Under the contract, Angloco will supply more than 80 modern fire fighting vehicles and support them in the UK and globally for the next 12 years. Before the MoD deal, Angloco reported strong growth in 2019 and a second factory opening, a 12,000sq/ft unit opposite its 30,000sq/ft headquarters in Batley, West Yorkshire – that will be capable of manufacturing 100 fire engines a year.   

    https://cdn.mtdcnc.global/cnc/wp-content/uploads/2020/09/17141034/16-18-DSC_5864-640x360.jpg

    Green targets and home delivery growth boosts CV sector despite Covid-19 hit

    Trucks, vans, buses, taxis, electric vans, fire engines, ambulances, waste disposal trucks – Britain’s commercial vehicle sector is very diverse. While challenged by the Covid-19 crisis there are bright spots, as home deliveries increase and commercial transport reduces carbon emissions. Will Stirling reports.

    The UK’s commercial vehicle (CV) sector comprises a nice mix of the old and the new, from Leyland Trucks whose parent company made its first truck in 1896 to start-up Arrival that is already tipped to be a world leader in manufacturing electric vans and buses.

    Depressed by the COVID-19 crisis, CVs are still essential to business, so the sector has weathered the storm far better than mainstream automotive and some companies are doing well. Industry body the Society of Motor Manufacturers and Traders (SMMT) showed in August that the light CV market (i.e. vans up to 3.5 tonnes), grew in July for the first time since January. This was up 7.1% on the same month in 2019, attributing the return to work for sectors like construction where vans are needed.

    Two megatrends are helping the CV and light commercial vehicle (LCV) sector: the growth of home delivery and net-zero carbon targets. A sector hit hard is bus manufacture, as the pandemic dried up demand for public transport, this is only now slowly returning. In this automotive report, we offer a round-up of the commercial vehicle industry with an optimistic view from an automotive expert, Professor David Bailey.

    Vauxhall Vivaro

    Vauxhall, part of the PSG Group, manufactures left and right-hand drive Vivaro vans for its Opel, Peugeot and Citroen brands from its Luton factory. Luton went down to one shift during lockdown but returned to two shifts and then three shifts in July as demand for the popular van grew, pulling 200 employees from the quieter Ellesmere Port factory which manufactures the Opel Astra. Luton produced 55,000 vans in 2019 down from 62,000 in 2018, as the plant completely retooled in 2019 for the manufacture of the latest Vivaro model. Headcount is now up to 1750 and production is at full capacity.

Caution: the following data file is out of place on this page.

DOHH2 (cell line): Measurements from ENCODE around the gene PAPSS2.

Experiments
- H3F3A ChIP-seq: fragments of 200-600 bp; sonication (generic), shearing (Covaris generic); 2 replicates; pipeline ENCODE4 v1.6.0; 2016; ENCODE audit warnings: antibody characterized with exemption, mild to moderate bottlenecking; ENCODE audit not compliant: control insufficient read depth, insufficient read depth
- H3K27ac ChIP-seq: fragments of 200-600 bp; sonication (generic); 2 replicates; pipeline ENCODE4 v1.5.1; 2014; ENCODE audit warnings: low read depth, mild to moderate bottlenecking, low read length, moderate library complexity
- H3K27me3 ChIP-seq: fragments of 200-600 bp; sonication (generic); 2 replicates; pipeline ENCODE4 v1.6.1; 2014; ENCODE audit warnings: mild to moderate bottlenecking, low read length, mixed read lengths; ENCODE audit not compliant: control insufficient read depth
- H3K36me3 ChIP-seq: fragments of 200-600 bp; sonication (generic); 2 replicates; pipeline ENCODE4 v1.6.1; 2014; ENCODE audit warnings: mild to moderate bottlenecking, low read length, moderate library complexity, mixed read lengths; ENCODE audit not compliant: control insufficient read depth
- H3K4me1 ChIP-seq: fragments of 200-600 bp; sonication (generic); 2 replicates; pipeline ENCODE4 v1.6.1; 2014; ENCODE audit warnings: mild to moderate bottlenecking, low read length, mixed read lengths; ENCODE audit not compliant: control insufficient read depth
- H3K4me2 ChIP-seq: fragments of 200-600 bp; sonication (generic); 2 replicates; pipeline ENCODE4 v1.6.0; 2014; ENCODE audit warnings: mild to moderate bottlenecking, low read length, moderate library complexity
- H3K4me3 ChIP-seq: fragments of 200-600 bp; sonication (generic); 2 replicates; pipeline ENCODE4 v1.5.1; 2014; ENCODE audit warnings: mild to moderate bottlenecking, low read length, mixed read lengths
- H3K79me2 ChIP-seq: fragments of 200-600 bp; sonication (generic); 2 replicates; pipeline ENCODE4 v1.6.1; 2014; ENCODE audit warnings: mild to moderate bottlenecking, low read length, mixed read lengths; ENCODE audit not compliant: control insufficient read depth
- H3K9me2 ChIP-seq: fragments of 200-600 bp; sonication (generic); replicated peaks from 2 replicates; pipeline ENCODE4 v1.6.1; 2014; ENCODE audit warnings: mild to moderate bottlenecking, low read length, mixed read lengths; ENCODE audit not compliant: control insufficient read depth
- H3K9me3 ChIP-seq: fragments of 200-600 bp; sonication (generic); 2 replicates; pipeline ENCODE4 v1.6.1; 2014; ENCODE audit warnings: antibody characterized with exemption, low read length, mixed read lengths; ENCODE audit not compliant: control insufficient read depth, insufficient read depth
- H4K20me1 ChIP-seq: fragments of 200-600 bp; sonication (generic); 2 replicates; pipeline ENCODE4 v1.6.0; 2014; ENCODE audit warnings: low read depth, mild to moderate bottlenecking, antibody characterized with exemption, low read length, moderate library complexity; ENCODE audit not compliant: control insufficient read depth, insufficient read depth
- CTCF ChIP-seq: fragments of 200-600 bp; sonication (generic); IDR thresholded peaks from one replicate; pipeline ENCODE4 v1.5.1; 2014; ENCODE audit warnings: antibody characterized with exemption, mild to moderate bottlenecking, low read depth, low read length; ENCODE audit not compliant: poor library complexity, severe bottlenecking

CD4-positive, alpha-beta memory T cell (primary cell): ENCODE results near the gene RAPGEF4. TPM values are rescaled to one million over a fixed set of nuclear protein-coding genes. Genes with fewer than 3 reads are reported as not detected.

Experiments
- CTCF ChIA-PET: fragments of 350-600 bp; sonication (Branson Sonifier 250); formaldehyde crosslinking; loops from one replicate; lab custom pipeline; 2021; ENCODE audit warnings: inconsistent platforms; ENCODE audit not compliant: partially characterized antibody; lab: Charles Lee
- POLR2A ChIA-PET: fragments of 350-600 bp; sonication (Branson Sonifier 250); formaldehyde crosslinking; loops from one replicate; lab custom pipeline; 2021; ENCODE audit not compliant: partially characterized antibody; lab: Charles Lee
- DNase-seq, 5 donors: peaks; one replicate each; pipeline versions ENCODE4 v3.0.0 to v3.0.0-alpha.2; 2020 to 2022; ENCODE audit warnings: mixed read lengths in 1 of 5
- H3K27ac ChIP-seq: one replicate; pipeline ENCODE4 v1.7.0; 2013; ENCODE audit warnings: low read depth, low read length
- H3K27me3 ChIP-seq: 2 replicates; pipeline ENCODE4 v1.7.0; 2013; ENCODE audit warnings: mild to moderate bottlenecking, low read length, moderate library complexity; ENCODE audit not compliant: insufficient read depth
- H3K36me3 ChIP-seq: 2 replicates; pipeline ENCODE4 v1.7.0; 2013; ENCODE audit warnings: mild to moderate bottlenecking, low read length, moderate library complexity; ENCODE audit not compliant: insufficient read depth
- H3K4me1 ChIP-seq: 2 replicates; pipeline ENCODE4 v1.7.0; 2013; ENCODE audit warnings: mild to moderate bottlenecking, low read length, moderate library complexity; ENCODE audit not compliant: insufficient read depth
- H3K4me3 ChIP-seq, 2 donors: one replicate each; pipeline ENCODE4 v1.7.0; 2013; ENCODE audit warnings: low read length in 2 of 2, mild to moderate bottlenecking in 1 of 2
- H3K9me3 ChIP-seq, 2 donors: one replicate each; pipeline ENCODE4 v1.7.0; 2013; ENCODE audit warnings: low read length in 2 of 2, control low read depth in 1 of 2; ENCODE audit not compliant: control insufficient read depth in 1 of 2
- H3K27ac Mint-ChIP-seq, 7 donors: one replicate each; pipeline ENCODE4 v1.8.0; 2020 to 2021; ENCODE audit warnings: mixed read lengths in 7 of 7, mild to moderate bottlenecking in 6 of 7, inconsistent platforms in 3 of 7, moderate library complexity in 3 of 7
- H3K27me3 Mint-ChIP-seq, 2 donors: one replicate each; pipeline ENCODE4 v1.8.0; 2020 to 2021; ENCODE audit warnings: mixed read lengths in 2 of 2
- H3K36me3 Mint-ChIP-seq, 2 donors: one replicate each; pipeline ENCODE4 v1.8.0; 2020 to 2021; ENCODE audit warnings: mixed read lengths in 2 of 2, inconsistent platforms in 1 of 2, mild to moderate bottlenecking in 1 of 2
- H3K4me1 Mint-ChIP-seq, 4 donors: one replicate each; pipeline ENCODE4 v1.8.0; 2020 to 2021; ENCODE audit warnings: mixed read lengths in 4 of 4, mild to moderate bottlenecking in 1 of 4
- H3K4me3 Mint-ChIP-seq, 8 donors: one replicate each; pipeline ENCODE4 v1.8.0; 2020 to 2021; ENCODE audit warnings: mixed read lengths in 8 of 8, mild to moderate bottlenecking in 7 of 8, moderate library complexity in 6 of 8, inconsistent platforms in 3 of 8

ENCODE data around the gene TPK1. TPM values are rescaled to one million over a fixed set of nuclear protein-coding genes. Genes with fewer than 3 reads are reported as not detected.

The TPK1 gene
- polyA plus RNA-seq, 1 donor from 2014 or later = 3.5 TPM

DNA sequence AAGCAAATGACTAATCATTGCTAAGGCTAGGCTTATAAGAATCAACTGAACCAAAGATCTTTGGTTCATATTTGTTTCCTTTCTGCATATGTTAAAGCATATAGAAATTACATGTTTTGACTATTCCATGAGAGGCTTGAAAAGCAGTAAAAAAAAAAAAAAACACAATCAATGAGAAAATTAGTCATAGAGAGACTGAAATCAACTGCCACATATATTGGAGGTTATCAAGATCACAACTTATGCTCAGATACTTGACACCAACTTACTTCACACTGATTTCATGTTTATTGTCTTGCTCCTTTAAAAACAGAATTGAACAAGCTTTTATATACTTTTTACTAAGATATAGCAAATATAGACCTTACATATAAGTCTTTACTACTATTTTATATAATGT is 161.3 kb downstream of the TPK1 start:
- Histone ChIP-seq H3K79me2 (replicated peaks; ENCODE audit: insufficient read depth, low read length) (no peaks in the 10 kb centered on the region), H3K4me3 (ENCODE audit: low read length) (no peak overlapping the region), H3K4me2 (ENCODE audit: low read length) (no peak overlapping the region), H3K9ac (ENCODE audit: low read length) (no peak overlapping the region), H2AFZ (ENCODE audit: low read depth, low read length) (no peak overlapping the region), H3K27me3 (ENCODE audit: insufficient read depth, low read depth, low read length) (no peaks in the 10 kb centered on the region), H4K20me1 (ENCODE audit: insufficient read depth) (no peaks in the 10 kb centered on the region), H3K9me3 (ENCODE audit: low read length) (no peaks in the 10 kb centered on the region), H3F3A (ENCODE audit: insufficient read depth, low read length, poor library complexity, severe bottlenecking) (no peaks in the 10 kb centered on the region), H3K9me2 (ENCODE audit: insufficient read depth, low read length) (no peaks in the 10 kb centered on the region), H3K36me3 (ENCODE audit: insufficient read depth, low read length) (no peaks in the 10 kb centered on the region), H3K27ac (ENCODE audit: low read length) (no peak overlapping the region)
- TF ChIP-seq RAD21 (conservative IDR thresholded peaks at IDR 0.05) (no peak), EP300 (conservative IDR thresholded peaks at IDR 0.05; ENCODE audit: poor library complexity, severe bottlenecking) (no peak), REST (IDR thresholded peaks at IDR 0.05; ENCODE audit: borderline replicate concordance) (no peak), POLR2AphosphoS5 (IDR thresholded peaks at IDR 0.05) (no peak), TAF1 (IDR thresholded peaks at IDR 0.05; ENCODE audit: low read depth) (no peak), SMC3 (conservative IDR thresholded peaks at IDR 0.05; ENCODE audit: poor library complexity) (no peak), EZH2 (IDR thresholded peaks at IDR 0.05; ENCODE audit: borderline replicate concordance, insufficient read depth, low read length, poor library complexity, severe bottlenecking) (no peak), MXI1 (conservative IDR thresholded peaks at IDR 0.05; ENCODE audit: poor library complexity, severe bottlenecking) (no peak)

Some big orders have been placed for Vauxhall’s new fully electric Vivaro-e vans. Openreach, the BT division, has placed an order of 270 Vivaro-e vans and 9 Corsa-e-cars and in July the car company signed a deal with British Gas to supply 1,000 e-vans, the biggest commercial EV fleet in Britain to date.

    Leyland Trucks

    US truck builder PACCAR owns DAF, the owner of the Leyland Truck brand, which manufactures circa 19,000 medium and heavy-duty trucks per year from its Preston factory. All European DAF plants in Belgium, The Netherlands and the UK implemented big Covid-response factory measures from March to April and recommenced operations on 27 April.

    “For the moment we are less concerned about production figures,” said Harry Wolters. “Instead, the safety of DAF and Leyland Trucks employees is our number one priority and it is why the production volume is still relatively low. We will only crank it up when it is safe to do so.